NEW YORK (TheStreet) -- Nielsen Holdings (NLSN) will be just fine.
The longtime arbiter of television success, Nielsen is spending aggressively to create and augment new ways to measure mobile viewing in order to provide its television clients more accurate data about its programming. Through acquisitions and new products, Nielsen should be able to adapt to the changing demands of mobile measurement and over the next 12 months lift the company's heavily undervalued stock out of the doldrums.
One of the latest threats to emerge is the move by giant media networks, which are some of Nielsen's biggest customers, away from traditional measurement methods towards newer and more dynamic methods that yield better customer insights. To wit, Viacom (VIA), Time Warner (TWX) and Turner (which is owned by Time Warner) are on record as saying they are trying to move away from traditional Nielsen revenue models which have been hurting them due to the continued decline in structural television ratings. Viacom recently made this abundantly clear during the company's latest earnings call, where it pointed out that it's well on track to achieve the goal to have 50% of its revenue coming from non-Nielsen sources over the next three years, up from 30% currently.
The three media companies are already heavily engaged in talks with advertisers to allow sponsors to pay for video ads based on non-Nielsen ratings. If advertisers give their consent, the new metrics will involve measuring how people respond to ads and how often they interact with pitches as opposed to the traditional method that involves measuring how many people view commercials. Time Warner and Turner have gone a step further and sweetened the deal for marketers who agree take them up on their offer by establishing guarantees such as a tangible increase in purchase intent, lifts in brand recognition or awareness of specific marketing efforts. The two will become the first media networks to actually offer performance guarantees with alternative measurement methods with possible remediation coming in the form of allowing extra ad inventory by the marketers in the event that they fail to meet certain minimums.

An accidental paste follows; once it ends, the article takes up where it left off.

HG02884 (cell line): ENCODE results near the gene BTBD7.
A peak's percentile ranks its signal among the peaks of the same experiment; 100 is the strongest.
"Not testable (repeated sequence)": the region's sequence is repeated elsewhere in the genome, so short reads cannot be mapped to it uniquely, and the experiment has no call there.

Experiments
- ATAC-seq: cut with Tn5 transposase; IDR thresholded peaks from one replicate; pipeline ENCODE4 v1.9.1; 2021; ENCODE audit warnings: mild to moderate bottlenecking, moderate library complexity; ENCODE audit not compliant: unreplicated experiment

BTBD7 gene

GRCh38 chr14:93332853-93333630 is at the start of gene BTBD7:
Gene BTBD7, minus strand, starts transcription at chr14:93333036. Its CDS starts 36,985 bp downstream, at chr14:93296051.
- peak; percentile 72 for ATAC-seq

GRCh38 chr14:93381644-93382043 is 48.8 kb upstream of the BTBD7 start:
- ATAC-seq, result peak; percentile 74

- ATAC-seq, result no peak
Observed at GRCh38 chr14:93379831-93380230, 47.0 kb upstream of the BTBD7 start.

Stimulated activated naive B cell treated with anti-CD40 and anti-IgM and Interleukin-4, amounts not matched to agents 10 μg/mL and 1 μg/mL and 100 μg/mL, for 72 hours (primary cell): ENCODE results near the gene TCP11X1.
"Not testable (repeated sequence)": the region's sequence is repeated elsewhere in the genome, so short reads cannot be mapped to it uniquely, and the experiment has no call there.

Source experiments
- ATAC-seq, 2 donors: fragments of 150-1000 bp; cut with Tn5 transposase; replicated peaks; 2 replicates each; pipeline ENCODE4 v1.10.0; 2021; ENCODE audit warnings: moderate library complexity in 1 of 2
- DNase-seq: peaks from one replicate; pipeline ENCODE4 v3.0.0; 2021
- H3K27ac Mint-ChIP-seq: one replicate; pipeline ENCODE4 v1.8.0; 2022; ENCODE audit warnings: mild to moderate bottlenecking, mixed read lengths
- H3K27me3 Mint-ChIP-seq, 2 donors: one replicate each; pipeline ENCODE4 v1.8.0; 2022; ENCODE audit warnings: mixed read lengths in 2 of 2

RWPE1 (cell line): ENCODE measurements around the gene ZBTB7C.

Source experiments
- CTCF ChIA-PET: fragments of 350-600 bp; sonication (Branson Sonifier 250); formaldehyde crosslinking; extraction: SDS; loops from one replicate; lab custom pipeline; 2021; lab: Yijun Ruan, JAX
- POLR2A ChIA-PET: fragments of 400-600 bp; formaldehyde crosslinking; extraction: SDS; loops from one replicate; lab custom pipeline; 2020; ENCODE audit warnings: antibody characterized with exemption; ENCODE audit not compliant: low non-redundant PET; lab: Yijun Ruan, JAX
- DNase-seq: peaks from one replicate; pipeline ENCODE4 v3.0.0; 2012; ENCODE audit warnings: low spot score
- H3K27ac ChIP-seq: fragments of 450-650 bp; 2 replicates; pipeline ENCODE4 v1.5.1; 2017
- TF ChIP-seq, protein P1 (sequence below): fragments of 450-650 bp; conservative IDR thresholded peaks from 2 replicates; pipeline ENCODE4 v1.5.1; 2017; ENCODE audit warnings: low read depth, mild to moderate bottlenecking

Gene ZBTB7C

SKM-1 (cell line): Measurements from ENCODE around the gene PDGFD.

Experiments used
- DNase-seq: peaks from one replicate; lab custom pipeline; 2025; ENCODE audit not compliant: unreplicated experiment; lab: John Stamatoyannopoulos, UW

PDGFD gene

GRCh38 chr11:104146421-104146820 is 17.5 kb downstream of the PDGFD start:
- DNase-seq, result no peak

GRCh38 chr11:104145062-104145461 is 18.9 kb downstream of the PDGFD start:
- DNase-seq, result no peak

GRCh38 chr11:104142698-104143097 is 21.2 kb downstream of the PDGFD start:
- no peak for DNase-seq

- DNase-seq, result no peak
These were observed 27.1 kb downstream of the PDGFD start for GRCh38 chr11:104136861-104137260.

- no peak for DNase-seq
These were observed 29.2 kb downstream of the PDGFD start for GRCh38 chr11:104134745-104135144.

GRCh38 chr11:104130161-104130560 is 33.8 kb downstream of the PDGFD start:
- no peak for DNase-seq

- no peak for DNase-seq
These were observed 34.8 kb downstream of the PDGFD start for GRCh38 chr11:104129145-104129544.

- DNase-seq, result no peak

If the deals gain traction, they can place a lot of pressure on Nielsen whose business revolves around using GRP, or Gross Rating Points (a product of percentage of target audience multiplied by frequency of exposure to ads) as well as ''C3'' that includes views of ad breaks that happen in the 3-day period after commercials are aired, and ''C7'' that extends measurements to seven days. Most marketers typically pay the highest rates for audiences aged between 18 to 49.
Enter Nielsen AIG
The moves by the media networks are perfectly understandable. According to estimates by industry publication Variety, marketers spent $8.17 billion to $8.94 billion on prime-time broadcast ad spots, or about 4% less than they spent in the prior year (overall television ad spend recorded positive growth, however). Cable television was even harder hit after it saw advance advertising commitments fall for cable fall 6% from to $9.6 billion in 2014 from $10.2 billion in 2013. Viacom saw its revenue fall 3% during the last quarter with U.S. ad revenue plunging 5% overall.
It's important to note, however, that this will not be the first time that media companies will be attempting to use alternate measurement methods. NBC signed an agreement with Toyota Motors (TM) in 2006 that called for the media company to prove that viewers could remember specific pieces of television shows so that Toyota could identify which NBC programs had the highest user engagement. To accomplish this goal, NBC relied heavily on the expertise of IAG Research.
Nielsen later acquired IAG Research in 2008 for $225 million and re-branded the company Nielsen AIG. Nielsen AIG conducts interviews with advertisers to measure the effectiveness of television and Internet ads. The segment has clients such as telecom services providers, television and cable network providers as well as other content providers.